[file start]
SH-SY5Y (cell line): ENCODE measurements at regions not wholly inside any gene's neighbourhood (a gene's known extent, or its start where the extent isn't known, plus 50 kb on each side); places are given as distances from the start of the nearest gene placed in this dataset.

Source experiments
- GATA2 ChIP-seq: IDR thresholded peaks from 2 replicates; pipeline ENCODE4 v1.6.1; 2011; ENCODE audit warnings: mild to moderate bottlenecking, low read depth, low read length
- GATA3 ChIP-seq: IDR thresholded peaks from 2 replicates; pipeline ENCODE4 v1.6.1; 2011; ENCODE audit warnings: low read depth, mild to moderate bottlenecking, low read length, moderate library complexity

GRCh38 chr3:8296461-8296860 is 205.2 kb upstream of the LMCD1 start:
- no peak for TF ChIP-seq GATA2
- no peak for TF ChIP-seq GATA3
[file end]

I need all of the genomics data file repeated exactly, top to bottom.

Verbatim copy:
SH-SY5Y (cell line): ENCODE measurements at regions not wholly inside any gene's neighbourhood (a gene's known extent, or its start where the extent isn't known, plus 50 kb on each side); places are given as distances from the start of the nearest gene placed in this dataset.

Source experiments
- GATA2 ChIP-seq: IDR thresholded peaks from 2 replicates; pipeline ENCODE4 v1.6.1; 2011; ENCODE audit warnings: mild to moderate bottlenecking, low read depth, low read length
- GATA3 ChIP-seq: IDR thresholded peaks from 2 replicates; pipeline ENCODE4 v1.6.1; 2011; ENCODE audit warnings: low read depth, mild to moderate bottlenecking, low read length, moderate library complexity

GRCh38 chr3:8296461-8296860 is 205.2 kb upstream of the LMCD1 start:
- no peak for TF ChIP-seq GATA2
- no peak for TF ChIP-seq GATA3